It’s no secret that growth stocks have outperformed value stocks in recent years. For example, in the two years from September 1, 2013, to August 31, 2015, large-cap growth stocks (as measured by the Russell 1000 Growth Index) returned 14.7 percent annualized versus 9.6 percent annualized for value stocks (in the Russell 1000 Value Index). This pattern of outperformance has shone a spotlight on momentum, an investment factor that works particularly well in growth-stock investing. But making money by identifying growth stocks with momentum characteristics isn’t as easy as it sounds. In this column, I will explain why and briefly describe how Gerstein Fisher addresses some of the problems inherent in tilting a growth stock portfolio to momentum.
Momentum: A Persistent Investment Factor
First, let’s define what we mean by momentum. Momentum is the tendency for winning stocks (that is, stocks that have outperformed the market over the past three to 12 months) to keep winning and losing stocks to keep losing. First identified in papers co-authored in the early 1990s by Sheridan Titman, one of our Academic Partners, the momentum factor would seem to refute the weak form of the efficient market hypothesis, which asserts that stock prices reflect all available information and that past price movements should be unrelated to future average returns. Momentum suggests that prior movements in price are in fact related to expected stock returns—that security prices essentially have memory, which students of statistics will recognize as serial correlation.
Since those landmark studies in the 1990s, a number of other academic papers have established that a momentum strategy works not only in equity markets around the world (with the notable exception of Japan’s) but also in several other asset classes, including currencies and commodities. At Gerstein Fisher, we find that a momentum tilt works at least as well in our multi-factor real estate investment trust (REIT) portfolio as in our U.S. and international growth equity strategies.
Moreover, unlike some other investment factors identified by financial academics, momentum has remained remarkably robust and persistent. For instance, since the size premium for small-cap stocks was identified in the early 1980s, it has shrunk dramatically (see my recent column for more on this phenomenon: “Is the Small Cap Stock Premium Disappearing?"); similarly, the value premium has also sharply declined since Fama and French published their pioneering paper on it in 1992. Quite possibly, once seminal research is available in the public domain, quantitative investors target and thereby reduce the available premiums, although they still exist. But momentum seems to be different: Our research shows that the strategy has remained profitable, generating a momentum premium of five to seven percentage points* even years after Titman’s groundbreaking papers in the 1990s.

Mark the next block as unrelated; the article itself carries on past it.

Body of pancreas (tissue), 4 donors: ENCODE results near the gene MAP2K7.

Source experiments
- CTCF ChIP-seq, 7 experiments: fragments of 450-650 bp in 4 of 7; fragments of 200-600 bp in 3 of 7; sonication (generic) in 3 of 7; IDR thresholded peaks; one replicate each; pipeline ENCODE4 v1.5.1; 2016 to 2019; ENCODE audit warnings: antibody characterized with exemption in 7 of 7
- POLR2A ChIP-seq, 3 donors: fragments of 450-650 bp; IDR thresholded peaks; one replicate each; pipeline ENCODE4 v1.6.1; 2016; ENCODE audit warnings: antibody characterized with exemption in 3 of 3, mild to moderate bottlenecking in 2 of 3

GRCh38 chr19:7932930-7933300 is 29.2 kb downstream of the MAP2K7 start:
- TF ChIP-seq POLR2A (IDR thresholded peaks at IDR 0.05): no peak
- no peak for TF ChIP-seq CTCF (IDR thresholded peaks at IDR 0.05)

The Challenge For Momentum
So if all of this academic and empirical evidence for momentum is present, then what’s the problem? For one thing, momentum stocks are also subject to short-term reversals, the tendency for stocks that have risen relative to the rest of the market in the last month to underperform those that have fallen relative to the rest of the market (for more on this topic, see our recently posted paper, “Do Past Returns Predict Future Returns? Evidence From Momentum and Short-Term Reversals.") In addition, the discipline and emotion-free decisions required to hold high-momentum winners and cut low-momentum losers every month are difficult for many individual investors to make because of human behavior.
Most important, there is a very large issue with turnover and transaction costs (and tax liabilities, if held in a taxable account) with a momentum growth stock portfolio. In short, without rules for controlling portfolio turnover, transaction costs will quickly devour the premium from the tilt to momentum (a monthly rebalanced, long-only momentum strategy may have a turnover of about 300%, implying a holding period of around four months).
We believe that an effective approach to addressing the problem of excess turnover is by combining momentum, a so-called fast-moving factor, with value, a slow-moving factor (value, which we may define, for instance, as a tilt to higher book-to-market stocks than the Russell 3000 Growth Index). Combining these two negatively correlated factors in one portfolio provides factor diversification, which is a good thing since there are pronounced and different cycles to different factors. But we also find that by combining the signals of value and momentum, we can slow down portfolio trading dramatically and improve risk-adjusted performance, both relative to the index and compared with the sum of stand-alone value and momentum strategies—a typical advantage of a multi-factor strategy in one portfolio. We will soon publish our research on the optimum way to combine momentum and value in an academic journal. In the meantime, I invite you to read our working paper: “Combining Value and Momentum."
Growth stocks—and momentum—have been the source of strong performance in the stock market. The momentum premium is palpable but difficult to tap profitably in a growth portfolio. We believe that combining momentum with value and other factors within a multi-factor framework is a compelling way to address this challenge.
Gregg Fisher, CIO and founder of Gerstein Fisher, an independent investment advisory firm based in New York City, has issued his latest Viewpoints piece, titled “A Third Way: Quantitative Multi-Factor Investing Explained."